Volunteering in the Nepali Jungle

Patient readers…
apologies about the lack of posts, as well as the shortness of this one. We have been in very rural Nepal, in Thakurdwara village, near Bardia National Park in the Terai region. It is the far south of Nepal, right near the Indian border, and thus not at all mountainous or cool. It in fact almost oppressively hot here during the day, but for the last 10 days we have been staying in such an amazing place that it fortunately doesn’t matter. For the last week we have been volunteer teaching at a local school, the private BBAS Memorial School. Ignore the Western perception of a private school, however, the uniforms are the main similarity…
We are teaching Class IV, V, & VI, most subjects including English, Math, Science, Social Studies, Geography, and whatever else comes up. It is definitely the most challenging job we have had yet. The students do have books, but there are essentially no teaching supplies, except a few marker boards. Pencils are in short supply, and often quite short, and although it is an English-medium school, there are at times a definite language barrier, partciularly with the lower classes. Our first day we tried some lower classes, too, like I & III, but they were pretty challenging. Class I was overwhelming at 30 students, and Class III has a few troublemakers who bring the pace of class down to very slow. But the older kids, which also are in smaller sized classes (16, 8, & 6), understand much more of what we teach. So much to say, so little time to write… internet is only available at one lodge in town here, and only during certain hours, and even then some days it simply doesn’t work at all.
We are staying at a lodge called Jungle Base Camp, run by a nice local man named Hukum and his family. This area of Nepal is inhabitated by the traditional Tharu people, animist farmers with their own language and culture. Most of our students are Tharu, and that is the language that they speak at home, although they also speak Nepali (it is the one class at school we can’t teach :-). We are right on the border with the national park, many Tharu people even live in the border zone, still a protected area, around the outside of the park. We have gone rafting in the park one day, and on a jungle trek another, though we plan on doing work trekking while we are still here. We plan on at least another week, maybe 2, maybe more…? Who knows, certainly not us – we just have a 60 day visa and want to see some other parts of Nepal, too 🙂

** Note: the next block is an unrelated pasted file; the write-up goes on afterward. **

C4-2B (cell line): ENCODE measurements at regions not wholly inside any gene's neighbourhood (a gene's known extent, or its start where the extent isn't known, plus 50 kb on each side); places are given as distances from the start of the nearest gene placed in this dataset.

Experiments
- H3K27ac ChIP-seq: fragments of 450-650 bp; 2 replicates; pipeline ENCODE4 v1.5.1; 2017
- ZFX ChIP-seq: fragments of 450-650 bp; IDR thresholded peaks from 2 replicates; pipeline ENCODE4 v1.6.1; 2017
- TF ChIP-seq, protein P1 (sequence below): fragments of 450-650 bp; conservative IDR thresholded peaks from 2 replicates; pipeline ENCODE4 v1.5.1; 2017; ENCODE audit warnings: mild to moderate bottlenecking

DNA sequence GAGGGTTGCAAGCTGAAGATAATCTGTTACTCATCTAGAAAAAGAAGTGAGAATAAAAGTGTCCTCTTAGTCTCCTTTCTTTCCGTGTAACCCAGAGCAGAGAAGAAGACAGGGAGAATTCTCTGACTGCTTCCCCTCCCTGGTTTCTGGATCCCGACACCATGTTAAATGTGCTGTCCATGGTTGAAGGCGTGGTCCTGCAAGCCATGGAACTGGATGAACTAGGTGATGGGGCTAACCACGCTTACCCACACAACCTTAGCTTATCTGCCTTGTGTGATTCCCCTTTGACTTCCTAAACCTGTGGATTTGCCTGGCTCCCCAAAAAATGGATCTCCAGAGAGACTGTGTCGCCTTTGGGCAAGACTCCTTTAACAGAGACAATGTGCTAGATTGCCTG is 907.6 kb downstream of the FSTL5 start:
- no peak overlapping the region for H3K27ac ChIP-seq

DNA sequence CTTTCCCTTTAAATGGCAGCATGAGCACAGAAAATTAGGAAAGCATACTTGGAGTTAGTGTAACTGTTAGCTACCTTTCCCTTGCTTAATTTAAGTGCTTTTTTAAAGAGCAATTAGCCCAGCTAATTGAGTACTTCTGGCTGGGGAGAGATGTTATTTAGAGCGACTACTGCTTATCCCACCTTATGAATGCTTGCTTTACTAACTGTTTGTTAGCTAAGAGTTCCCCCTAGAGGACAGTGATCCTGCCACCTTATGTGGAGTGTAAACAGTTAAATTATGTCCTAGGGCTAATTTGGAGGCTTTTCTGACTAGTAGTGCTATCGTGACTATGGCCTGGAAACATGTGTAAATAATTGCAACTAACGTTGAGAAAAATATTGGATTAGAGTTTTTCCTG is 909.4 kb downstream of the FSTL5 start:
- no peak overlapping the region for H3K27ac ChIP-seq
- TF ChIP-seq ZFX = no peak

We have not yet seen a tiger, though odds are actually good that we will if we go trekking a few more times and have patience to wait by the river for many hours, but we have seen one-horned rhinoceros’, wild elephants, boars, 3 types of deer (hog, spotted, & swamp), a crocodile while rafting, plus all sorts of birds, and even a furry mongoose.
The park also has an elephant breeding center, with all sorts of domesticated adult elephants, plus babies of all ages, from 1 month old. The young ones you can play with, they are rather like pet dogs, though much bigger and cuter. They let you rub them all over, and play with their trunks. They will roll around on the ground, and some play rough and try to headbutt us!